8 facts you probably didn’t know about kerosene
Wednesday, 30th November 2016
It is estimated that around 1.5 million UK homes rely on domestic heating oil, otherwise known as kerosene. However, despite so many using heating oil to heat their homes and AGAs, many of us know so little about this type of fuel.
WP Heating have compiled a list of interesting facts and trivia about kerosene, giving us all a little more knowledge about the fuel that has such a big influence on our lives.
- A fuel of many names
While most of us refer to it as heating oil or kerosene, there are in fact many different names which refer to this fuel. They include; 28 second, boiler fuel, burning oil, boiler juice, paraffin, kero and even the alternative spelling, kerosine, are all different names to refer to kerosene.
The word ‘kerosene’ actually derives from the Greek word κηρός (keros) meaning wax. It is understood that it got its name from the waxy substance that was initially retrieved from the distillation process.
- How is kerosene made?
Nowadays, producing kerosene is a quite straight forward process. In a process called fractional distillation, it is produced by separating the compounds which make up crude oil, leaving a clear and thin oil.
- Kerosene is older than you may think
The process of distilling crude oil into kerosene was first written about as far back as the 9th century. However, the production of kerosene has been ongoing since 1846, with Canadian geologist Abraham Gesner showcasing a new distilling process. The first company to distribute it to industries and homes was Kerosene Gaslight Company in 1851.
- Domestic kerosene lamps were very popular
At one time, the UK widely used this flammable liquid as home lamps and lanterns. As you can imagine, this was a massive fire hazard and in 1880, nearly two of every five New York City fires were caused by defective kerosene lamps.
However, even today, kerosene still provides a source of lighting for many in less-developed countries, or in areas without electricity. However, many use a gas mantle mounted above the wick of a kerosene lamp. Interestingly, portable and installed kerosene lamps and heaters are still widely used in Japan!
- The world consumes a lot of kerosene
Worldwide, it is estimated that our kerosene consumption amounts to roughly 1.2 million barrels per day. With a barrel holding 45 gallons (205 litres), this equates to approximately 54 million gallons (246 million litres) a day. Over a year, that could be roughly estimated to nearly 20 billion gallons used worldwide!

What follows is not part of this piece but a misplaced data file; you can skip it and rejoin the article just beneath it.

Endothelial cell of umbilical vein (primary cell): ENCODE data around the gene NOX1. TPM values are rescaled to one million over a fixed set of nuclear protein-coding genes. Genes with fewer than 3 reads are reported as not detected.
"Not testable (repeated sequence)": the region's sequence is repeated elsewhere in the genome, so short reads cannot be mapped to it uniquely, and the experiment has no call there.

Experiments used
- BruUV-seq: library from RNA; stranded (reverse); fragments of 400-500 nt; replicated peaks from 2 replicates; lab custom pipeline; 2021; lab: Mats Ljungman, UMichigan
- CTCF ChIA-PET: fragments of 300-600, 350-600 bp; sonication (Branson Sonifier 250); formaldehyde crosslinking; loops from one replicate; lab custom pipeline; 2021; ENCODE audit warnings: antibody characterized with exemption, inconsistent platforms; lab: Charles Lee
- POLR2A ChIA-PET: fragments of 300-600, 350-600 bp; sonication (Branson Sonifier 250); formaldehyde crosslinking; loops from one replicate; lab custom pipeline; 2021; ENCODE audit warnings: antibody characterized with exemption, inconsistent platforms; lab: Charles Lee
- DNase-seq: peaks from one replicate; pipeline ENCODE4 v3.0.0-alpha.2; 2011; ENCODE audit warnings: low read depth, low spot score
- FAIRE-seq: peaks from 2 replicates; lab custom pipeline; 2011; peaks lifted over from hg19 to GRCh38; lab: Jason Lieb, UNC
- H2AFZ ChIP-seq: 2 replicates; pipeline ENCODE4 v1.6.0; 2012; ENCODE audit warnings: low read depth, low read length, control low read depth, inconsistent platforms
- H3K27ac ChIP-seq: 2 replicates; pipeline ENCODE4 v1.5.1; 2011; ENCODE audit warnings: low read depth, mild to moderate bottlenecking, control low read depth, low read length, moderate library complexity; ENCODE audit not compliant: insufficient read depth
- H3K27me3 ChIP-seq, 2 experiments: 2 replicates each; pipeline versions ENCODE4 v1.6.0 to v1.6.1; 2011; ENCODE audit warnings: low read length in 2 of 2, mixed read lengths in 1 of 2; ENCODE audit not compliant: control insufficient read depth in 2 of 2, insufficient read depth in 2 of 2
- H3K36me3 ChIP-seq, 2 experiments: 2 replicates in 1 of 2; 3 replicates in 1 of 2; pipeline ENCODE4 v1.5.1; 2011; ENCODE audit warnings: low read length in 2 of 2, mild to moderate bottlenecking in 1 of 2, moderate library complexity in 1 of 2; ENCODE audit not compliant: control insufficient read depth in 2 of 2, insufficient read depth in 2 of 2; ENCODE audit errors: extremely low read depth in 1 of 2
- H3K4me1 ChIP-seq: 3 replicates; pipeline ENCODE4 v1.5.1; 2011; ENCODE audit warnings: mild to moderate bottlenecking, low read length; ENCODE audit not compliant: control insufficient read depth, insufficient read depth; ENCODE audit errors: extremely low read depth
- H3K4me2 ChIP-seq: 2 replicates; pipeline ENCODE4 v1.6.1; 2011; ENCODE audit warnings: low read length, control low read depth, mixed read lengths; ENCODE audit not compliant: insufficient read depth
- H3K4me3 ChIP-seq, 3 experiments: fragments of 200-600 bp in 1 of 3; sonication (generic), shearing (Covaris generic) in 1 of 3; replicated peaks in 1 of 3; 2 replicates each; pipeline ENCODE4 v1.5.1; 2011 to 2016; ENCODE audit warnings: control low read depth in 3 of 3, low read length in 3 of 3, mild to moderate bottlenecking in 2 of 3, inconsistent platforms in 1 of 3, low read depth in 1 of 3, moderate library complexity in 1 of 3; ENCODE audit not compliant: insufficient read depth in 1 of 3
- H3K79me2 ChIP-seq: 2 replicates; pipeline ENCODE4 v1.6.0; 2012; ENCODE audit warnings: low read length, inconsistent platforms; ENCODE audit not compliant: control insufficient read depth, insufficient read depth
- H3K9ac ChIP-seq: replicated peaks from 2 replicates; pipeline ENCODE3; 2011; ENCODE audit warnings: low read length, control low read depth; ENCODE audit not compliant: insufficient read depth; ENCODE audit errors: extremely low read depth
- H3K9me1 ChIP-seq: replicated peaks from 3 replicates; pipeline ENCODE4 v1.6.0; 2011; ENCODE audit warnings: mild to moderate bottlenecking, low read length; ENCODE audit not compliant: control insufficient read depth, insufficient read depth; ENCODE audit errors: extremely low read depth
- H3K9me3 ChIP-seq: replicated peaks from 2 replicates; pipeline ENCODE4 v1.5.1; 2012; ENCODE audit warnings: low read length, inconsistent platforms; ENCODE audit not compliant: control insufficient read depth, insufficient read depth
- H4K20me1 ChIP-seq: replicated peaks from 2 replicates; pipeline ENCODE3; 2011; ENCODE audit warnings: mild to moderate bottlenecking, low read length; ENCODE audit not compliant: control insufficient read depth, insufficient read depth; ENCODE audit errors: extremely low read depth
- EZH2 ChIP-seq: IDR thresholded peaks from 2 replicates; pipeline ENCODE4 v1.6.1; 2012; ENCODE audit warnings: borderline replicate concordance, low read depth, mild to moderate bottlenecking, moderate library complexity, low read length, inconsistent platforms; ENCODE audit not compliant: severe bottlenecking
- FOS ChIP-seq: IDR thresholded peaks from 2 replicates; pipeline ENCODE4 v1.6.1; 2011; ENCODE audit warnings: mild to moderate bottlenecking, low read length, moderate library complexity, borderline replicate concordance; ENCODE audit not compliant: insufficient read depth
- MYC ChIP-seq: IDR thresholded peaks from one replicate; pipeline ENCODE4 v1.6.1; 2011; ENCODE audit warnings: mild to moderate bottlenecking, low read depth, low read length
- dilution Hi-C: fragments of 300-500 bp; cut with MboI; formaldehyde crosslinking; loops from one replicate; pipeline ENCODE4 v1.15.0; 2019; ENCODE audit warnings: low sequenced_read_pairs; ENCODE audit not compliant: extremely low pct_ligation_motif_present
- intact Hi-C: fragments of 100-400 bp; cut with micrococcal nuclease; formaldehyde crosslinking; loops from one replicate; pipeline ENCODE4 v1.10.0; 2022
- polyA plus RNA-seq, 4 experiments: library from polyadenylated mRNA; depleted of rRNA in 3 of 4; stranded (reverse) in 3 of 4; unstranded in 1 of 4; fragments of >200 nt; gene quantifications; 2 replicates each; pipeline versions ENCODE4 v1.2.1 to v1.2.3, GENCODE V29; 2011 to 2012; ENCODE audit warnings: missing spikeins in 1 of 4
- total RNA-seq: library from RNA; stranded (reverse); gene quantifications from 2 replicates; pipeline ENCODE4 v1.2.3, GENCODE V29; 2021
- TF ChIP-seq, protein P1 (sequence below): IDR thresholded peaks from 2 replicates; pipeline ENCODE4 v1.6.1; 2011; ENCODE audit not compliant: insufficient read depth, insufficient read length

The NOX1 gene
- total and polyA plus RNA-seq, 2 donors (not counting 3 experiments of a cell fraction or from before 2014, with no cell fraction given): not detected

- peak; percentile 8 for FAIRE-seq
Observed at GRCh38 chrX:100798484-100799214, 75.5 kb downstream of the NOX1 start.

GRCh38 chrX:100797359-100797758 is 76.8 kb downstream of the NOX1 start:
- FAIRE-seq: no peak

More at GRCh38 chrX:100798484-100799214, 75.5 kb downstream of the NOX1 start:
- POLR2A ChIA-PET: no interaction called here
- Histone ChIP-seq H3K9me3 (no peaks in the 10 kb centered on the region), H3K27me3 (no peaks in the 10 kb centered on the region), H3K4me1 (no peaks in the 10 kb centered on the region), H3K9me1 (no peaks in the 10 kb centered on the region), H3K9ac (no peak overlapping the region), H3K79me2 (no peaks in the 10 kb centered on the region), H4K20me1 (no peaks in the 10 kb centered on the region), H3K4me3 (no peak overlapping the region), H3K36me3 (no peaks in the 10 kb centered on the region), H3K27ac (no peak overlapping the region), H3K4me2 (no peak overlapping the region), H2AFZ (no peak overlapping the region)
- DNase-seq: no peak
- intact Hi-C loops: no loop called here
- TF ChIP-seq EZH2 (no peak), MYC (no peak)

- Heating oil is the cheapest form of energy
The Federation of Petroleum Supplier (FPS) recently announced that heating oil is the cheapest form of home heating, costing nearly half than its nearest alternative, gas heating. The latest figures show that average heating oil prices have fallen every quarter for the last three years.
- Kerosene can do more than heat homes
Very few oils have such a wide range of applications like kerosene, which explains its popularity and heavy use worldwide. For example, kerosene is used as jet fuel, powering jet engines of aircrafts and even some rocket engines. Rocket fuel kerosene was used to lift off Saturn V during the 1960s and 1970s, generating roughly 217 million horsepower!
- Kerosene fuels fire performances
You’ll often see fire breathing, fire juggling or poi, as well as fire dancing performers using kerosene to heat up their acts. Obviously, this is one of the more dangerous uses for kerosene and we wouldn’t recommend trying it out unless you’ve had professional training. Remember, kerosene is toxic to humans!
Kerosene is a remarkable fuel which has stood the test of time, with people finding new uses for it throughout the years, maintaining its popularity and use. However, even if you don’t have a rocket to fuel, and don’t fancy giving fire breathing a go, WP Heating are on hand for all your home heating oil needs. To discuss your heating oil requirements, contact a member of our team on 023 8089 7841 or email firstname.lastname@example.org.